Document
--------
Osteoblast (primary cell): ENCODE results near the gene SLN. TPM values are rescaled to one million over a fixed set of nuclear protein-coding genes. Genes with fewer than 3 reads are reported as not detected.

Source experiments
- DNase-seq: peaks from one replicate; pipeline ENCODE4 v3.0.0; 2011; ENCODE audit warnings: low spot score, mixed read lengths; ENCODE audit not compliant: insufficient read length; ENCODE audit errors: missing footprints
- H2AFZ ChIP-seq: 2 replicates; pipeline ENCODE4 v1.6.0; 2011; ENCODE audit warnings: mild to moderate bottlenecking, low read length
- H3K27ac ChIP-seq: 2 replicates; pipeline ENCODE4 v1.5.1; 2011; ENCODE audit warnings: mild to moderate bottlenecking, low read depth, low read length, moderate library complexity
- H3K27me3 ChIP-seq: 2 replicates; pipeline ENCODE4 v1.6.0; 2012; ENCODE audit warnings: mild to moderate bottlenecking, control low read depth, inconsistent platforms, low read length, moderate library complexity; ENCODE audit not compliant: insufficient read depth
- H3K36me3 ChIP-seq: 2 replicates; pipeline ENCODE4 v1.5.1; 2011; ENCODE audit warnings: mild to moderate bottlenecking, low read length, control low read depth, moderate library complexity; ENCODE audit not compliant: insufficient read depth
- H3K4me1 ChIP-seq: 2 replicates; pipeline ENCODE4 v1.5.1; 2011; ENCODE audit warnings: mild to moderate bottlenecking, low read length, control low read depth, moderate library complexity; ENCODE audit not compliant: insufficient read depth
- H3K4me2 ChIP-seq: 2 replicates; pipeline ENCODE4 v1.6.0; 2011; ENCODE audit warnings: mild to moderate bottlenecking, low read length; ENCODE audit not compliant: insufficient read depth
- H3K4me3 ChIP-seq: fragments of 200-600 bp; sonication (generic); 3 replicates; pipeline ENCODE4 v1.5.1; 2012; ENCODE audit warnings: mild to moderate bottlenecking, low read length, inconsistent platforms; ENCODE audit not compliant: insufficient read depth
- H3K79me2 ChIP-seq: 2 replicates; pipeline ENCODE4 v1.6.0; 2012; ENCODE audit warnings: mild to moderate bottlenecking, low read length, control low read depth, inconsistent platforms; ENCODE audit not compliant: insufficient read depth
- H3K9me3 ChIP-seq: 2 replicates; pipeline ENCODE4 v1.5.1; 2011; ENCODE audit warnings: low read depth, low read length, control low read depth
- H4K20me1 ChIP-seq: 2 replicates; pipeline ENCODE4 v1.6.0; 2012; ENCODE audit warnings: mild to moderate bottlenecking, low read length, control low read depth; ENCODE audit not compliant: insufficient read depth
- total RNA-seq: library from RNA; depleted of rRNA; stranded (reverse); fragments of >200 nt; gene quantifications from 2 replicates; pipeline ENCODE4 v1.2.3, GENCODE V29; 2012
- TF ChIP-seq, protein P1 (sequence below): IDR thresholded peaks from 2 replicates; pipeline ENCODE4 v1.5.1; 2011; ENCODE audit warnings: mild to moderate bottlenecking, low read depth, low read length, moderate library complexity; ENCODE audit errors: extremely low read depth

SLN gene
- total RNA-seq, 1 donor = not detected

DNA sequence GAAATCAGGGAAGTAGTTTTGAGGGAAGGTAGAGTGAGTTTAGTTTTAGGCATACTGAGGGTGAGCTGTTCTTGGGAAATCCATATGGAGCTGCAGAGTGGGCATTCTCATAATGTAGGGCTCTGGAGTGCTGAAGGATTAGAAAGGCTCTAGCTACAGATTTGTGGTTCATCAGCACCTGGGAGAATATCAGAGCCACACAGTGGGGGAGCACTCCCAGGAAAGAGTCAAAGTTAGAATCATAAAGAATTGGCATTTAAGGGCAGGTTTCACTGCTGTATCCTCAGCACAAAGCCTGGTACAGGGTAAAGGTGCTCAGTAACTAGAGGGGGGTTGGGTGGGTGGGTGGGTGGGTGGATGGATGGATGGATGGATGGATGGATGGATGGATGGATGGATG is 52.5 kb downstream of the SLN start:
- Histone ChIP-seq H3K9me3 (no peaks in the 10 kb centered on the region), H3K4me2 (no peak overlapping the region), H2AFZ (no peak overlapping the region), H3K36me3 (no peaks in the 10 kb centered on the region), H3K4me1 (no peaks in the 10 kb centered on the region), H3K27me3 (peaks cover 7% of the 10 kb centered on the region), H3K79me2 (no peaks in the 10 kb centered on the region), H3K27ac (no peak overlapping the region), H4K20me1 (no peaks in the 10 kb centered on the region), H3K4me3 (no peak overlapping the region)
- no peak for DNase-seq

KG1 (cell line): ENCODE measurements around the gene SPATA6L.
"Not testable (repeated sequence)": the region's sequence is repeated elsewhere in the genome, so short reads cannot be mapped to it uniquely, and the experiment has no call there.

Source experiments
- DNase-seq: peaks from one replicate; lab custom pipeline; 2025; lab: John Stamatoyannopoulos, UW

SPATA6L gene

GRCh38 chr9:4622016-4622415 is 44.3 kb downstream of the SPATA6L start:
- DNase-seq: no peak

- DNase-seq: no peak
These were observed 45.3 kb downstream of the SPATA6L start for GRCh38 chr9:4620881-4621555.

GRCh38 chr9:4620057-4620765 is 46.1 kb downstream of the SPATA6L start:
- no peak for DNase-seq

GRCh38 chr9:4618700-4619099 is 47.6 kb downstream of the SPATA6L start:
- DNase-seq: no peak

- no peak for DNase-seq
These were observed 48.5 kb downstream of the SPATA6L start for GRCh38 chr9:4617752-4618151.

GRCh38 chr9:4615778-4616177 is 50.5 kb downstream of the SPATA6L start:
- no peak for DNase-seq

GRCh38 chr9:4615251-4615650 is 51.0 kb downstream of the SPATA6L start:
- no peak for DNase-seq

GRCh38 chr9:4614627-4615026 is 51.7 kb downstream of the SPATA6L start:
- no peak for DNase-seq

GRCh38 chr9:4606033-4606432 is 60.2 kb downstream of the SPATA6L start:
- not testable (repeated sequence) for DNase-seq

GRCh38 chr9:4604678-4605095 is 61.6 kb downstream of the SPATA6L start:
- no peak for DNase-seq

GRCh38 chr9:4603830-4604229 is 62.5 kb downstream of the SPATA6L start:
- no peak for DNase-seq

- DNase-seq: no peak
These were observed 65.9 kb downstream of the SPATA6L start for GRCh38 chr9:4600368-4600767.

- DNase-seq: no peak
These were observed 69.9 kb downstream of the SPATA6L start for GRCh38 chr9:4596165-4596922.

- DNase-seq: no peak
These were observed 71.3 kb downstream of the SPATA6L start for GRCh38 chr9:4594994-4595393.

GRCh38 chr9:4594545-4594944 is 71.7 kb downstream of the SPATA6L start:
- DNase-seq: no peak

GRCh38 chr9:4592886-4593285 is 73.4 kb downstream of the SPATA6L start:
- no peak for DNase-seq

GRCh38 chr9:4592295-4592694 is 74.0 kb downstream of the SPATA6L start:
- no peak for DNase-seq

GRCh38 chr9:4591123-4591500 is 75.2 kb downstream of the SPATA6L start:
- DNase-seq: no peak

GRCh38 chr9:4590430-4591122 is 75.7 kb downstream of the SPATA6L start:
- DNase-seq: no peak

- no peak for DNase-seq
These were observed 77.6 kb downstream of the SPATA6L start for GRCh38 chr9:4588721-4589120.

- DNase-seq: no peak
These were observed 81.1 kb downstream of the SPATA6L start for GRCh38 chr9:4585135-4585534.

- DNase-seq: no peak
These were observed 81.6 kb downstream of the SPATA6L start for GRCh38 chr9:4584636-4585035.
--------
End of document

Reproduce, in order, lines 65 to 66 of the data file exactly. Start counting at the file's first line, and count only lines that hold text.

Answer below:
These were observed 77.6 kb downstream of the SPATA6L start for GRCh38 chr9:4588721-4589120.

- DNase-seq: no peak